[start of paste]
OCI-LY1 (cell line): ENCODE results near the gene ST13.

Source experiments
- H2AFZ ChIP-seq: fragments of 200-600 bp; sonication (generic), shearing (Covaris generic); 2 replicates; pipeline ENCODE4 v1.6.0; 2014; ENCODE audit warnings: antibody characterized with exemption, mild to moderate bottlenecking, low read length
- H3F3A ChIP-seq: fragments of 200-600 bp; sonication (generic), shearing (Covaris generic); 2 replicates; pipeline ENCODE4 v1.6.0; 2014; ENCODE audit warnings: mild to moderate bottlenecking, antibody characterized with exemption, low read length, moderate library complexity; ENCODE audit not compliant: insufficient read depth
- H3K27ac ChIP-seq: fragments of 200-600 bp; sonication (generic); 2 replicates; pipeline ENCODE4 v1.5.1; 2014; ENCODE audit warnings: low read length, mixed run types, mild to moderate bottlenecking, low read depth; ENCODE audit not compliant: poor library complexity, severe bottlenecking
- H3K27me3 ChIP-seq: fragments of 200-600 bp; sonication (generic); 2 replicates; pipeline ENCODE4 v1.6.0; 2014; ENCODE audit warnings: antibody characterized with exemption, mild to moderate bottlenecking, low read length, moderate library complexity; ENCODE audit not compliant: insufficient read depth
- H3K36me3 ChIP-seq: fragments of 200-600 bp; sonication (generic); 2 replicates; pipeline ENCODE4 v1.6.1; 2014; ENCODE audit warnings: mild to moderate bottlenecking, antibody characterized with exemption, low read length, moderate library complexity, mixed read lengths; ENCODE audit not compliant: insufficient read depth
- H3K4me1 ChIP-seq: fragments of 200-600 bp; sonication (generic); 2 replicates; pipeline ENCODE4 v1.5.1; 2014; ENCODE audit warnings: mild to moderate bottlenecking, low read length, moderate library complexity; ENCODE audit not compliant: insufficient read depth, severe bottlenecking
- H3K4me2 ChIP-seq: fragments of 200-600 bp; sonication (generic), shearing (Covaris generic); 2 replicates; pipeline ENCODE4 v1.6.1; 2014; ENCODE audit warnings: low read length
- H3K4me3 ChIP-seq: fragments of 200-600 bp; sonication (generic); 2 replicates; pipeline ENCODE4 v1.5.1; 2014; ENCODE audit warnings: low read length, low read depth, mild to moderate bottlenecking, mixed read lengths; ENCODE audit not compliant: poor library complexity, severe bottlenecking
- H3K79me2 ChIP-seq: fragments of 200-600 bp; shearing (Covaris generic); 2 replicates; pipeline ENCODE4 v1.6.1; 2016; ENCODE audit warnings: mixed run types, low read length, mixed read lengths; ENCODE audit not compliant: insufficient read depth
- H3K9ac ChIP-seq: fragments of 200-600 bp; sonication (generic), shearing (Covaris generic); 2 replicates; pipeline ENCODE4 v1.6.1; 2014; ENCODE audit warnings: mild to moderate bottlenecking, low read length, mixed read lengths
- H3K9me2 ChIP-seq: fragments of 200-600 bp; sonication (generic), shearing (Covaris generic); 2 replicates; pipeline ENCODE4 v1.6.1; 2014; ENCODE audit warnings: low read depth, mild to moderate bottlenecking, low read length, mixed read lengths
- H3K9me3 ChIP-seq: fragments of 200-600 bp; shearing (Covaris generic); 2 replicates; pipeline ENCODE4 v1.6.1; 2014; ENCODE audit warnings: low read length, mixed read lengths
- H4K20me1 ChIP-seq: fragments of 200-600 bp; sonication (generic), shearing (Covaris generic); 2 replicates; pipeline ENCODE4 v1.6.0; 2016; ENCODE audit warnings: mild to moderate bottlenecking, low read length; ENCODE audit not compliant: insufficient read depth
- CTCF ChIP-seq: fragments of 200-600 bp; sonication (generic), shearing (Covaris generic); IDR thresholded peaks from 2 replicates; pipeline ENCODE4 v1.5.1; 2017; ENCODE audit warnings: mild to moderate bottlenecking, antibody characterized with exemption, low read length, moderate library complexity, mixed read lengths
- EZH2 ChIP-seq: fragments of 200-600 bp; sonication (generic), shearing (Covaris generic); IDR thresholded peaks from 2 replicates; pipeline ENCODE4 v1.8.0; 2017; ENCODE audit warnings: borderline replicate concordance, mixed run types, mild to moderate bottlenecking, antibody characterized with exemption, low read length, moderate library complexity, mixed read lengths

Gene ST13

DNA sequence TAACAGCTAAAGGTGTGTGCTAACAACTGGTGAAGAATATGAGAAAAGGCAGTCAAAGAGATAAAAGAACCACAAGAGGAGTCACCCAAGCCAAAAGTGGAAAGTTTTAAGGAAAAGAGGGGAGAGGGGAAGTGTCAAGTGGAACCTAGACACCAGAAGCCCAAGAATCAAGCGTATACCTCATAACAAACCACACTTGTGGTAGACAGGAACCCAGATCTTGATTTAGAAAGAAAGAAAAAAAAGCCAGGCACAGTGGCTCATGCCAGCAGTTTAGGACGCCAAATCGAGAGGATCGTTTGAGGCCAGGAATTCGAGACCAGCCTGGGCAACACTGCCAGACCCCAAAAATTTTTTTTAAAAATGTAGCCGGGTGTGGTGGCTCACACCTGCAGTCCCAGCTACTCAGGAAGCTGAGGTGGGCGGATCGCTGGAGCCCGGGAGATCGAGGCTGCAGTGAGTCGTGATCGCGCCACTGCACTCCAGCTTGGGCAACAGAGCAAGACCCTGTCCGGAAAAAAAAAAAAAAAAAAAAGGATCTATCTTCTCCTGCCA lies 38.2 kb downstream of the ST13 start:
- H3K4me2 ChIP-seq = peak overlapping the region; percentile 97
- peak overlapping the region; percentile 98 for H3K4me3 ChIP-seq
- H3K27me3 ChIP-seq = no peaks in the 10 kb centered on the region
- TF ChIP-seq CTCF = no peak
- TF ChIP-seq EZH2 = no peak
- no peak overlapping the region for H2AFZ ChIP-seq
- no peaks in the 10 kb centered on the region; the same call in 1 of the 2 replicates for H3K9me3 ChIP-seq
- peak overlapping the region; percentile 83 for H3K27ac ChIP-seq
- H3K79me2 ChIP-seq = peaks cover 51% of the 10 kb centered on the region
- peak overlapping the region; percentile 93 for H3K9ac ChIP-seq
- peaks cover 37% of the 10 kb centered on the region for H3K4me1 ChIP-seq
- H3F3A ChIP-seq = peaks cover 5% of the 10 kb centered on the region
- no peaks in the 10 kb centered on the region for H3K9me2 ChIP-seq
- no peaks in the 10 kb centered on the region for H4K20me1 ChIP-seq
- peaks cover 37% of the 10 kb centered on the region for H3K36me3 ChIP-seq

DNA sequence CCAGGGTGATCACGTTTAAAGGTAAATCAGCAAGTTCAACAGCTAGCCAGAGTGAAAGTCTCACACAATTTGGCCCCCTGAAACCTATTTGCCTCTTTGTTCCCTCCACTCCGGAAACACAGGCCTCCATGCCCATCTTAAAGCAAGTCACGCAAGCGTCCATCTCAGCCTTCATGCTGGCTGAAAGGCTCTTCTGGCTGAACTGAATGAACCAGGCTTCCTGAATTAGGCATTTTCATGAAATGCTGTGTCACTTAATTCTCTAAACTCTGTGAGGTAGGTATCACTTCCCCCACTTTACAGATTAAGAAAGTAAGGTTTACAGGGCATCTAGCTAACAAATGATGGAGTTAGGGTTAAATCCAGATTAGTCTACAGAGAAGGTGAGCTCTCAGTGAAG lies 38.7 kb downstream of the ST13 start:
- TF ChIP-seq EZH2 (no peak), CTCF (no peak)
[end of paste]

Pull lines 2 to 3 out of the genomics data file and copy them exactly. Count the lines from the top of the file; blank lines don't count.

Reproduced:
Source experiments
- H2AFZ ChIP-seq: fragments of 200-600 bp; sonication (generic), shearing (Covaris generic); 2 replicates; pipeline ENCODE4 v1.6.0; 2014; ENCODE audit warnings: antibody characterized with exemption, mild to moderate bottlenecking, low read length